A Review of Chicken Meat Marketing in Myanmar

12  Download (1)

Full text


A Review of Chicken Meat Marketing in Myanmar

Khaing Wah Wah Maw1, Hnin Yu Lwin2, Cho Cho San3

1Ph.D Candidate, Department of Agricultural Economics, Yezin Agricultural University, Nay Pyi Taw, Myanmar 2Associate Professor, Department of Agricultural Economics, Yezin Agricultural University, Nay Pyi Taw, Myanmar 3Professor & Head of Department, Department of Agricultural Economics, Yezin Agricultural University, Nay Pyi Taw, Myanmar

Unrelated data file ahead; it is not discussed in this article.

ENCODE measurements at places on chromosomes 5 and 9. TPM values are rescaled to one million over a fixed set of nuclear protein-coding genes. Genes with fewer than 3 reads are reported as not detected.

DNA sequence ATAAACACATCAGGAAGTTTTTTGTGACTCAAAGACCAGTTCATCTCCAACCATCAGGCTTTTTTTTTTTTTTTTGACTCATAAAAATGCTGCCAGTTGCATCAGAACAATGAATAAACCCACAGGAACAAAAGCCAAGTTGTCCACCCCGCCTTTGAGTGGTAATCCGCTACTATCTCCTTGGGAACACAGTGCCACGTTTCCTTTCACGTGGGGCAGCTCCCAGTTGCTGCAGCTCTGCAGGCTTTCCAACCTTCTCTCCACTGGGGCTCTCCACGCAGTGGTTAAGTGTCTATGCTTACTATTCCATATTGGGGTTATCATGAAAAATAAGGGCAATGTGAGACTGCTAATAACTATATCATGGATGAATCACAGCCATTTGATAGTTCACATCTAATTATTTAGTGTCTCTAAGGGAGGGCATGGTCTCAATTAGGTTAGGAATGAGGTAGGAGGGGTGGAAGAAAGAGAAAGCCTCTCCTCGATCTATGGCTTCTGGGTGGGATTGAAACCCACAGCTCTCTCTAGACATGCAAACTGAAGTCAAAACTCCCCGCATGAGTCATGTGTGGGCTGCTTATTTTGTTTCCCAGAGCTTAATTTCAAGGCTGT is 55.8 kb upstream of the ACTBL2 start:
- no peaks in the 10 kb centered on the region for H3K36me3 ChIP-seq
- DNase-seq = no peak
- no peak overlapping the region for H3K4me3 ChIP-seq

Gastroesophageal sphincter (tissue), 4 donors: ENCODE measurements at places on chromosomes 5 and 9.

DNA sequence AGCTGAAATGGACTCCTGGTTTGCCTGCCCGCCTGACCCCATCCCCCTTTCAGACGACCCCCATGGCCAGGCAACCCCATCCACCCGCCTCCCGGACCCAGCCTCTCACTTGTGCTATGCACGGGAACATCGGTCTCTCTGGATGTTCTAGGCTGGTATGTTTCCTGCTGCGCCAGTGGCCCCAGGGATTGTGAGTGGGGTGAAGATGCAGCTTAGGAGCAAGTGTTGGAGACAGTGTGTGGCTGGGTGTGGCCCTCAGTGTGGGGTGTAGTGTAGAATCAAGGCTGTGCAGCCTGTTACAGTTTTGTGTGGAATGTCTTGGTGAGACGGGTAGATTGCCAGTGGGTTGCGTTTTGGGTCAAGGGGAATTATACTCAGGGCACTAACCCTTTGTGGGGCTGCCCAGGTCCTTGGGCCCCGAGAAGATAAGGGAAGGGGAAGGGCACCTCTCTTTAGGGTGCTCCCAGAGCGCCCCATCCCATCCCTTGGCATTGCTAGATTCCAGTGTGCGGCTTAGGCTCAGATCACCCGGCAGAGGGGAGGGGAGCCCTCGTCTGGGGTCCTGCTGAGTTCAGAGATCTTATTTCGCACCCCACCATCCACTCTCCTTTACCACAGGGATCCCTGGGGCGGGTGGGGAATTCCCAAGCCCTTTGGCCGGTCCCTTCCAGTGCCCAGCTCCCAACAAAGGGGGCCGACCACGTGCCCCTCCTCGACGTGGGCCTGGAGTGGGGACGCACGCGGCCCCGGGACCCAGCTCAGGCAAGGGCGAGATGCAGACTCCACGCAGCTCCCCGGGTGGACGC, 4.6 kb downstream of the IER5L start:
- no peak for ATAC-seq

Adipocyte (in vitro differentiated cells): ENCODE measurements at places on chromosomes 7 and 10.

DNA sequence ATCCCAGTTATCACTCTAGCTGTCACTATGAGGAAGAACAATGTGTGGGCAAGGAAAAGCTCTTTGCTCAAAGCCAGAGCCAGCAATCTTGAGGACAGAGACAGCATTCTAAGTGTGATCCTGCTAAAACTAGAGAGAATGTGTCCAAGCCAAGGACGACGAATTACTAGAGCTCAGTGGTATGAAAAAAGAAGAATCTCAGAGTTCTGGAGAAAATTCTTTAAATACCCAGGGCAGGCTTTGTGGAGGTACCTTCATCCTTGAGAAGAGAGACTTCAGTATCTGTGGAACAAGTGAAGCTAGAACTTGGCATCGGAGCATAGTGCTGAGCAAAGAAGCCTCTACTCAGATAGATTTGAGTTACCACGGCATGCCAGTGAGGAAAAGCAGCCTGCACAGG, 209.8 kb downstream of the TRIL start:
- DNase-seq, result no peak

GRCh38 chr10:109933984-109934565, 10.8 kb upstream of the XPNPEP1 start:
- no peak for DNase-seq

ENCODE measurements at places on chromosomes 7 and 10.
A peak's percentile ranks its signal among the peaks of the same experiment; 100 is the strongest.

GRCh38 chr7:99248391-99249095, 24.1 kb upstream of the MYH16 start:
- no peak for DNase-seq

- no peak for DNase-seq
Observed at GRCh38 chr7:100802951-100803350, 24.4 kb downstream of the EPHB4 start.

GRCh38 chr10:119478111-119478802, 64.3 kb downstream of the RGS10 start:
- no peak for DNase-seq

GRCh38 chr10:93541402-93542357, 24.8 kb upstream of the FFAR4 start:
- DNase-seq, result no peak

Abstract:- Economy of Myanmar mainly depends on Agriculture sector and the sector contributes 23.3% of country’s GDP. Livestock and fisheries sub-sector falls under Agriculture sector and contributes 7.8% of Agriculture sector GDP. Poultry production which is under livestock and fisheries sub-sector significantly increases year on year as because of growing demand of poultry and poultry products in the country. Population growth, changing eating behaviour of people, and increased purchasing power of consumers attract small to large scale chicken raising farmers to invest more on chicken production. Per capita consumption of all other meat including poultry was increased to 60.64 kg in 2017-2018. As per 2017-2018 record of Livestock Breeding and Veterinary Department (LBVD), total poultry population showed 351.51 million birds composting of 91.66% of chicken, 7.24% of duck and 1.1% of other avian species. Chicken meat production became 1802.70 thousand metric tons in 2017-2018. Therefore business minded national and foreign investors pay attention to make investment in hatcheries, feed mills, and chicken production to hold booming market opportunities for poultry production business in the country. Growing demand of consumers create growth of poultry businesses and this business development accelerate economic development of the country. Consequently the country will be able to offer more income, employment and business opportunities to her own people as well as for the people from other countries who have interest in doing poultry business in Myanmar.